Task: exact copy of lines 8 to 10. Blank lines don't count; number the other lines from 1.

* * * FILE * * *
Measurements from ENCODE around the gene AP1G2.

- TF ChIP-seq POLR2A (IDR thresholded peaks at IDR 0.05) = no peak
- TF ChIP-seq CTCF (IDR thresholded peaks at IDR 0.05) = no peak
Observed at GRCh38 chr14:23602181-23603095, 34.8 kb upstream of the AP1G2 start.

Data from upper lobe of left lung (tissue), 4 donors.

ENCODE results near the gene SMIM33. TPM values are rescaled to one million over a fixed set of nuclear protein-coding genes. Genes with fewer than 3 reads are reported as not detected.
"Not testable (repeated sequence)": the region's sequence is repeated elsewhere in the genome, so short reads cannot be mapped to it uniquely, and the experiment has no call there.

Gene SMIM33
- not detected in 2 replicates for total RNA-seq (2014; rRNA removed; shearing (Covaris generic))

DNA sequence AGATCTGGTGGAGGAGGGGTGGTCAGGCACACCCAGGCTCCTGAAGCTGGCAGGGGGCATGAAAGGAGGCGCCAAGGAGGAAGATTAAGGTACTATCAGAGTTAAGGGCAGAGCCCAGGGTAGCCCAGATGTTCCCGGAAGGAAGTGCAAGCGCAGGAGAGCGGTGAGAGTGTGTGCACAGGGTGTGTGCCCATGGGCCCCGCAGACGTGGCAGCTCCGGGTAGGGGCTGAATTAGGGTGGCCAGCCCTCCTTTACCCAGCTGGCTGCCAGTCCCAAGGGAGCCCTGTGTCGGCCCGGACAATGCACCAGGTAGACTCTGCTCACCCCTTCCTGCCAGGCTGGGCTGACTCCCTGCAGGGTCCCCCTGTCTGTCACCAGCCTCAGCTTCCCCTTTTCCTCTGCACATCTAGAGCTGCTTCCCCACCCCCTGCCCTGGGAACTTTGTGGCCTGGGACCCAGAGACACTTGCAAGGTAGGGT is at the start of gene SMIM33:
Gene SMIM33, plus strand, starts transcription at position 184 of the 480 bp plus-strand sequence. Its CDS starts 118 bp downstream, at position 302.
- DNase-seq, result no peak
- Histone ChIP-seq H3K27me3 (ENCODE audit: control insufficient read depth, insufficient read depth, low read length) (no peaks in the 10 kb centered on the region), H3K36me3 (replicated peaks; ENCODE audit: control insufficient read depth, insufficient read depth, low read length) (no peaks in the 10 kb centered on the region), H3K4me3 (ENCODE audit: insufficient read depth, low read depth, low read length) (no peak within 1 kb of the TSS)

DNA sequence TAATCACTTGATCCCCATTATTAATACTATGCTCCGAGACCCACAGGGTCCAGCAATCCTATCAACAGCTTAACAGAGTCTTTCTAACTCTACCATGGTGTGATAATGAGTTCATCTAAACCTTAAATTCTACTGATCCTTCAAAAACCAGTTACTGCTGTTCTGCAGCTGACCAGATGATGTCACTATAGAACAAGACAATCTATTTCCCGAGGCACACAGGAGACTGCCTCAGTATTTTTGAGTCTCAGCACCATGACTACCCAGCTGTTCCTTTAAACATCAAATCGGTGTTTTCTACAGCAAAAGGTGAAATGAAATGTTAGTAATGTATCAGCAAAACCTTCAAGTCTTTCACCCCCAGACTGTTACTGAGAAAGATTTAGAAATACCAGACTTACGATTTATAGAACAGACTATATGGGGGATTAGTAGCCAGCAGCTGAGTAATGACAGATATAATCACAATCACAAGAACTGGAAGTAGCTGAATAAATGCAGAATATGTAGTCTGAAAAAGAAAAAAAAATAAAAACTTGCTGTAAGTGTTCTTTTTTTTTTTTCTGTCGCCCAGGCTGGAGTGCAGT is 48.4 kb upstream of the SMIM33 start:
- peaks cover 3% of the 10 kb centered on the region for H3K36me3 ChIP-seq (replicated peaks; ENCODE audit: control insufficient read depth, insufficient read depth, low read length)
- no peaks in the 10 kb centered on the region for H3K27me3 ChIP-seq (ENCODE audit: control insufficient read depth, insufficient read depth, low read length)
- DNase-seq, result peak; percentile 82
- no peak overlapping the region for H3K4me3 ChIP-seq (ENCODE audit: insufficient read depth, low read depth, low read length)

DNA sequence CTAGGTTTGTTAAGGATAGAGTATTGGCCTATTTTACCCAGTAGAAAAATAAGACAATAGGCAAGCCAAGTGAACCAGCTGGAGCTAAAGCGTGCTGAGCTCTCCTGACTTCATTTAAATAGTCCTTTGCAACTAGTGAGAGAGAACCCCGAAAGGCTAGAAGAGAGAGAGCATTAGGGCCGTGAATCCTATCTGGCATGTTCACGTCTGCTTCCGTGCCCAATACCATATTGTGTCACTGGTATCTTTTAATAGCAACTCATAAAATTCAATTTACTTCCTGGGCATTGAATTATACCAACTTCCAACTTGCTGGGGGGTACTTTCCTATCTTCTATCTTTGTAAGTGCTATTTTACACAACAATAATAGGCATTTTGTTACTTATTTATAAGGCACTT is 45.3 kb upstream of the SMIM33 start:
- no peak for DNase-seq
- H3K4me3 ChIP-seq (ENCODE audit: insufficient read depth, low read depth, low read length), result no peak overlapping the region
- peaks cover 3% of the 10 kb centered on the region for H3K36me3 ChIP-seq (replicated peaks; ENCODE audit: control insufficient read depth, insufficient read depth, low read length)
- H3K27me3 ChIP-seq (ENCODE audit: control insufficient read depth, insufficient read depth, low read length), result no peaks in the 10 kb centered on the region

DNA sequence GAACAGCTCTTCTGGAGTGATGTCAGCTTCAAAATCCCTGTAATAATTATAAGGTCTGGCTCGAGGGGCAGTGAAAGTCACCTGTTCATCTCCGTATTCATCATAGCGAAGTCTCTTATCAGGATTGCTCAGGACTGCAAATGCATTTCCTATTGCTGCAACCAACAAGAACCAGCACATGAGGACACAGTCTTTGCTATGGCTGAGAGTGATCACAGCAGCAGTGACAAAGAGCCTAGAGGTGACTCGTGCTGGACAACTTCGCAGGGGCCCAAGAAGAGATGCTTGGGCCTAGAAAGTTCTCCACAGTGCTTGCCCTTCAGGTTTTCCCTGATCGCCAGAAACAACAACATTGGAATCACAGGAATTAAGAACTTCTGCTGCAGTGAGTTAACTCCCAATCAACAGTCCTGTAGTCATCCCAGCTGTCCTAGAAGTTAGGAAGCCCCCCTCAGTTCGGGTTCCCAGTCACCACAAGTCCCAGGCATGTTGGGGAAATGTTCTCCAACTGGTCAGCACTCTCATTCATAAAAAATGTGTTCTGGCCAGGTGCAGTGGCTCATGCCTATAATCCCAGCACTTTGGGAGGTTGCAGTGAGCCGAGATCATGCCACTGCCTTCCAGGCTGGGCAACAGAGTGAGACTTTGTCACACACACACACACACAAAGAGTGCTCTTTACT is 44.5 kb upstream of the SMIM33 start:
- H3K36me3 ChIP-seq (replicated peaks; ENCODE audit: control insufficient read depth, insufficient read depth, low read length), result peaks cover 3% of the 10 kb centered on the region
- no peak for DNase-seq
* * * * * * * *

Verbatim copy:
Gene SMIM33
- not detected in 2 replicates for total RNA-seq (2014; rRNA removed; shearing (Covaris generic))

DNA sequence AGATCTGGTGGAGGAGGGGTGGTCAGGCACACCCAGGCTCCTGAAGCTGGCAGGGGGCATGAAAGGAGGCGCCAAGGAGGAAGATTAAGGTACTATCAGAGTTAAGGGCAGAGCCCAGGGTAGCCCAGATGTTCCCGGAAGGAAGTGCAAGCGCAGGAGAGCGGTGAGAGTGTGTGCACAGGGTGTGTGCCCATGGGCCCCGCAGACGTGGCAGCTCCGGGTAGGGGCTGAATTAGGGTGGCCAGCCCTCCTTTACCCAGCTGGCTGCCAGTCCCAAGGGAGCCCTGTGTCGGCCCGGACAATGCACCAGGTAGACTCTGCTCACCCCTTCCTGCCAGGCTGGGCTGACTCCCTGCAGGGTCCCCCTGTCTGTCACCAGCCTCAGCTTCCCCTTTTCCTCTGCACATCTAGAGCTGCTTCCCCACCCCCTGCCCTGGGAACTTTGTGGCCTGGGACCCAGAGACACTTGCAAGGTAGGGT is at the start of gene SMIM33: